Day 2: Waterslides IPA

About the Beer:
Waterslides IPA is our first of four very different IPAs on this year’s Advent Calendar. This beer is a mainstay at 3 Sheeps Brewery in Sheboygan, WI. The brewery describes this beer as an ode to taking risks. Whatever risk or next step you are on the precipice of, the makers of this beer want you to feel like a kid on the top of that scary water slide, and choose to dive head first and take the risk. This IPA checks in at 6.7%. Brewed with Columbus, Cascade, and Zythos hops this IPA is balanced, drinkable, and reminder to #ChooseTheWaterslide.
For more information on 3 Sheeps Brewery check out their website:

Advent Reflection:

As we sip our Waterslides IPA, I’m struck by how much the image of waterslides takes me back to a time of childlike joy, fun, and glee! I mean, who doesn’t love going down a waterslide! You might even say that Waterslides remind me of peace. Today’s Advent reflection is from a devotional called ‘Living Compass’ and is a reflection on Isaiah 2:4 “They shall beat their swords into plowshares, and their spears into pruning hooks; nation shall not life up sword against nation, neither shall they learn war anymore.” I bolded and italicized things that stood out to me.

“Peace Like A River” by Rev. Laurie Brock

I’ve lived near rivers most of my life—the Mississippi, the Alabama, the Kentucky—and they continue to create remarkable places for me to explore on my days off. Waterfalls, wildlife preserves, and wetlands all hold a bounty of God’s beauty.

They also hold within them power for destruction. Too much rain, too many people building in floodplains, and too confident a belief we can control nature with levees and locks, and these same beautiful rivers become unhelpful and even destructive forces.

Which is why, on a Sunday I was on vacation, as I gathered to worship in a small church overlooking a meandering river, I questioned the hymn writer’s words as we sang, “I’ve got peace like a river in my soul.” I’ve seen peaceful rivers. I’ve sat on riverbanks and watched the sun drop slowly into the waters of life and been awed into silent prayer. I’ve listened to water tap softly against a limestone palisade bank. I’ve marveled at the rampant, almost aggressive life that lives under its surface waters.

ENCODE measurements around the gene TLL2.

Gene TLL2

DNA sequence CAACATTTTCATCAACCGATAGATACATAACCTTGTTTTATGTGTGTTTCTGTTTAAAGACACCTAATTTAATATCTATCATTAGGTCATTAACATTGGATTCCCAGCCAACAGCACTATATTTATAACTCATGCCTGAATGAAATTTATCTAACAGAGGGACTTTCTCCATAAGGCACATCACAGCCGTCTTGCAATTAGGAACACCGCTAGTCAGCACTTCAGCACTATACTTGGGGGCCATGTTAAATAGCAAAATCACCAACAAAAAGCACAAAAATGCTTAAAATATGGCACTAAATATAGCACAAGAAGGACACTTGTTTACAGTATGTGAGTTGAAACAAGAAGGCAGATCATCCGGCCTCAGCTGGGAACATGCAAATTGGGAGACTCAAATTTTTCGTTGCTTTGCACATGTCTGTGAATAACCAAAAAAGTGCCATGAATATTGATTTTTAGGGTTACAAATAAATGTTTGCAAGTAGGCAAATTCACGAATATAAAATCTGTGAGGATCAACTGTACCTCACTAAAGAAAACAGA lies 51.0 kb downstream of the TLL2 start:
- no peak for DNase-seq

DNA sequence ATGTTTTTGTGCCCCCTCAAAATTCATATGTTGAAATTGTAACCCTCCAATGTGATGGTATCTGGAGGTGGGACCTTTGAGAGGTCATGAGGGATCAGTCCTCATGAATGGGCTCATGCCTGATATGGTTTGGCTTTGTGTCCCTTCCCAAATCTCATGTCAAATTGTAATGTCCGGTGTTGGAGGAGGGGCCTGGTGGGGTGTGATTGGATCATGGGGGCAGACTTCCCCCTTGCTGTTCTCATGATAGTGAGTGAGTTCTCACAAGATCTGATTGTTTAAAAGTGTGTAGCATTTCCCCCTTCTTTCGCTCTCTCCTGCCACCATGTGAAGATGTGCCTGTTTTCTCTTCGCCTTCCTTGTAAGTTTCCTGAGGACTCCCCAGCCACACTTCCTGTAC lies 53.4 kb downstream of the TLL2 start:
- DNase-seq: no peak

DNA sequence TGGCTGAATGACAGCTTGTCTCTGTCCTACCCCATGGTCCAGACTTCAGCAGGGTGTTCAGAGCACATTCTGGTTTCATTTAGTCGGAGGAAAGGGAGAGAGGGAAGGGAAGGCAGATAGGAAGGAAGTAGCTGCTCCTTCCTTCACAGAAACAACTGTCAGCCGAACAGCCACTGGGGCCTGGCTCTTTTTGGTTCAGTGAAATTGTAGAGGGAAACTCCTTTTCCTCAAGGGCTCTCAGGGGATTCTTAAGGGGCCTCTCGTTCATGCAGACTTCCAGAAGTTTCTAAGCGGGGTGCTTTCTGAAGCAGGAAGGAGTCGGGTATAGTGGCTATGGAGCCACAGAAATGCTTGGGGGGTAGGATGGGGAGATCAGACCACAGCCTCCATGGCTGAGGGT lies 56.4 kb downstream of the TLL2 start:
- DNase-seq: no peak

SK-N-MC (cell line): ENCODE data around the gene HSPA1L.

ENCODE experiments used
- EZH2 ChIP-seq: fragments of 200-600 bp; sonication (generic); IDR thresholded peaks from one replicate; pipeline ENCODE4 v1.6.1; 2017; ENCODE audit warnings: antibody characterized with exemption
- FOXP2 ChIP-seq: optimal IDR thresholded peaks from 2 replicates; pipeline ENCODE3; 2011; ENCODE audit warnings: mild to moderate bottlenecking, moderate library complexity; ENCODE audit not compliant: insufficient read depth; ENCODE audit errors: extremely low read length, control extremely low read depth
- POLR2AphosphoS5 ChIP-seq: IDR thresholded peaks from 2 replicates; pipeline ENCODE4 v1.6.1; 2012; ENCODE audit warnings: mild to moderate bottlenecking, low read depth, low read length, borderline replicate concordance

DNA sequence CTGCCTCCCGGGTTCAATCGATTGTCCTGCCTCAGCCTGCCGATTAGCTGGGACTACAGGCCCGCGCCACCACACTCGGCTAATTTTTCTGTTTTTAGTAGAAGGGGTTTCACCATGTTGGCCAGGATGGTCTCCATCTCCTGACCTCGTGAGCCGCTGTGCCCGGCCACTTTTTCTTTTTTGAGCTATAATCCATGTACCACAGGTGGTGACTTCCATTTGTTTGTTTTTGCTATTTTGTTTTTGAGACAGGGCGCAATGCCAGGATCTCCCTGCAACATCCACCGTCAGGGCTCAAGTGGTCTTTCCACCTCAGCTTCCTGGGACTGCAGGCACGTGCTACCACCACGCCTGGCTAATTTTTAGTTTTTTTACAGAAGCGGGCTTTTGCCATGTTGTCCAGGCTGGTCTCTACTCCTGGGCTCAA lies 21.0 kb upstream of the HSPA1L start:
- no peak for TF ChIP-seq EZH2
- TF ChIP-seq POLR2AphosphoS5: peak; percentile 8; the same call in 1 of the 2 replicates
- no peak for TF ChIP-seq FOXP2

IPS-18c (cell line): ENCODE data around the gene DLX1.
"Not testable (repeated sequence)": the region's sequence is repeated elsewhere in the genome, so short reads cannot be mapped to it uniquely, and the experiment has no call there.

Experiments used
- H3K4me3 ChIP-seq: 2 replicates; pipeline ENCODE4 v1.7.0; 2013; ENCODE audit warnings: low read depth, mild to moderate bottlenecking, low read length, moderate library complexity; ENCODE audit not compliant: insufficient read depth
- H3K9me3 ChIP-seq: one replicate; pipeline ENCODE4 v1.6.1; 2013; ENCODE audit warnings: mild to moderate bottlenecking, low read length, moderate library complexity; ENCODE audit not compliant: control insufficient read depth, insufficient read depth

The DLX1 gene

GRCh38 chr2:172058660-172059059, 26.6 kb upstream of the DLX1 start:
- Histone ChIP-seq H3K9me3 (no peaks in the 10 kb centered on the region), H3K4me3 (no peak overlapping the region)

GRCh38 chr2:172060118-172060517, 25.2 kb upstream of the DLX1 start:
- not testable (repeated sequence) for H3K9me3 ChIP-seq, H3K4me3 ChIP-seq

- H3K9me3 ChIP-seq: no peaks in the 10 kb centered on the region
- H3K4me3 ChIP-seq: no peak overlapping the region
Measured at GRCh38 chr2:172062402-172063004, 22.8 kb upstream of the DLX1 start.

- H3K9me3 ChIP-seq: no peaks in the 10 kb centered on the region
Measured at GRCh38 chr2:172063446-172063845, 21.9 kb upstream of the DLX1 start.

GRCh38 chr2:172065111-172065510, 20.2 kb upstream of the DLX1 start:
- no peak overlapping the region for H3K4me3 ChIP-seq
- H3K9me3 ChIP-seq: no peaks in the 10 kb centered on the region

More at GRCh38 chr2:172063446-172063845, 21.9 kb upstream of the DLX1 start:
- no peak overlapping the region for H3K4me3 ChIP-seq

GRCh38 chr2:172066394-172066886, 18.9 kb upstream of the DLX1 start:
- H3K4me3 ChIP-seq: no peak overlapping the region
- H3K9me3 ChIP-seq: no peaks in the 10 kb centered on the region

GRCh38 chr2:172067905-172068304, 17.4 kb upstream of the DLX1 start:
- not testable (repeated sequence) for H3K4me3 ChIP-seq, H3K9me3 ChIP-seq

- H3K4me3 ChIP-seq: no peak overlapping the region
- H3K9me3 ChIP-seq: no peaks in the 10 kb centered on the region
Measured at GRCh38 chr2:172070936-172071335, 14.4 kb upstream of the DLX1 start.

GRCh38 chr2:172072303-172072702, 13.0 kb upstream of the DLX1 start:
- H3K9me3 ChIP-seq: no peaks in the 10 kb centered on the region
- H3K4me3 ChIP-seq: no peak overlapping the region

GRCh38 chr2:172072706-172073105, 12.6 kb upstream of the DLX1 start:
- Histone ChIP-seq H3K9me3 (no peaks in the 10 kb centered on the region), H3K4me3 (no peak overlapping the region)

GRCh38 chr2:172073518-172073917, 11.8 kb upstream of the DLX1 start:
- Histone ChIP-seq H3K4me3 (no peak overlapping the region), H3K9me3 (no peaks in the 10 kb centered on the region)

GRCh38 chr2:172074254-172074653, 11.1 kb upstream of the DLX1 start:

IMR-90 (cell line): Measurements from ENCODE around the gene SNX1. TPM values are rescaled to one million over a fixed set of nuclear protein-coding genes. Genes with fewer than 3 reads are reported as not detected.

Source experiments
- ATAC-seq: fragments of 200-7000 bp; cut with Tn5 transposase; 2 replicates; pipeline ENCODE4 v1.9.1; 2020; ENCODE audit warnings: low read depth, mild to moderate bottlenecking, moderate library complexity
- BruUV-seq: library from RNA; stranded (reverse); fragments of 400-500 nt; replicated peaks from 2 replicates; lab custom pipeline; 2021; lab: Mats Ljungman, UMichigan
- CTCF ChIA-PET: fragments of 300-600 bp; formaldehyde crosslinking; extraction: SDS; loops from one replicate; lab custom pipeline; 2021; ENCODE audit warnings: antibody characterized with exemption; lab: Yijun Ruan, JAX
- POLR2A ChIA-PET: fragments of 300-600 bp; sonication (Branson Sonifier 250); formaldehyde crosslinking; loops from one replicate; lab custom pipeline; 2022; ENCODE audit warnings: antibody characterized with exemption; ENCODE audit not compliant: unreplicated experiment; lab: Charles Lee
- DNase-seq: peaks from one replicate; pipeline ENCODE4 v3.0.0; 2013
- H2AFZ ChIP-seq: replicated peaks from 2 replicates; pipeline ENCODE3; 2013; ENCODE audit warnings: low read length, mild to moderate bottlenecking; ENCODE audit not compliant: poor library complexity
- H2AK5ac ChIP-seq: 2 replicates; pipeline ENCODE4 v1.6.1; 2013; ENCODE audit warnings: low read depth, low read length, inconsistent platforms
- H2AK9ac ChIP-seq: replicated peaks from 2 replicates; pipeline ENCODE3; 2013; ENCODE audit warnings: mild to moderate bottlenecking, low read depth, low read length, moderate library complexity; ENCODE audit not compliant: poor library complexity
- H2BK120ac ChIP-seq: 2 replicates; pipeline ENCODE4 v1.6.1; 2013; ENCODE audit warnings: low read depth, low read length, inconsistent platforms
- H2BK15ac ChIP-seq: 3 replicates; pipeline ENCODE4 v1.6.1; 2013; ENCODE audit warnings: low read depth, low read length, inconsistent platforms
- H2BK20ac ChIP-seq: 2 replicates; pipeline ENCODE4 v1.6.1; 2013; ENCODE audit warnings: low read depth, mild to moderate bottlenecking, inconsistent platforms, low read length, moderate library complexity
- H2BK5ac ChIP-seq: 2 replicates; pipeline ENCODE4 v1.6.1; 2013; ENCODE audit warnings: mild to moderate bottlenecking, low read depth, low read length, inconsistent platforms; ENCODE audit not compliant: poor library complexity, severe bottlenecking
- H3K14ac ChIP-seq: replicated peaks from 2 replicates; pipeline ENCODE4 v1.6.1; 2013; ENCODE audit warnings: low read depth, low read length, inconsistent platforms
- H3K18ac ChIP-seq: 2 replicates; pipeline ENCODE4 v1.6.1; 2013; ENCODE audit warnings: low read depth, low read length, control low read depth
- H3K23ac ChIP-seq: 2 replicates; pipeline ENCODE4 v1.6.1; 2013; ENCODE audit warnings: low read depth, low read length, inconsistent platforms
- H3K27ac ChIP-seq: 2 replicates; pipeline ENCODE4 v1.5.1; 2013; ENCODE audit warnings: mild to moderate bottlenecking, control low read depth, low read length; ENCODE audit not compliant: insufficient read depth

And I’ve seen rivers that churn and whip across boulders to carve out grand canyons. I’ve touched the gooey water in swamps and watched bugs scamper across their surface while gators guarded it all. Rivers move and twist at their rate, carving out paths for millions of years in their changes and shift s. Their waters are red, muddy, and clear, sometimes all in the same river. They trickle and rage, meander and dominate, create, destroy, and recreate.

Peace like a river challenges my thinking about peace. I want peace to be an easy state, free of any discomfort and anxiety. And it is, at times.

But the peace of God is not the peace of humans. Too often human peace comes at the expense of silencing or ignoring disparate voices. We want calm and quietude without the work of shifting and changing our own souls. We want plowshares and pruning hooks without the labor that comes with beating our swords and spears, these tools of war, into instruments of nurture and peace. And we want someone else to do the work.

The peace of God is transformative. It changes us from those who would use oppressive power to a people who nurture and tend. The peace of Christ moves us into new places. This holy peace requires that we change and move, not stay stagnant.

Peace is not the absence of conflict, but the trust that God can transform conflict into reconciliation. Peace is not calm because the disparate voices are silenced, but the courage to stand within the waters of righteous anger, hear the wails of suffering, and work for change. Peace is crossing from the bank of oppression to the side of justice, and having the faith to walk in the shifting sands and strong current that would make us turn back, except that God call us to cross to the side of love … every single time.

Advent sits us in the holy darkness of peace and waiting and invites us to search our souls for how we experience peace. Do we settle for human peace that swords and spears inflict? Or are we as Christians willing to have this peace of God, this calm, meandering, raging, and daunting peace like a river, in our souls?

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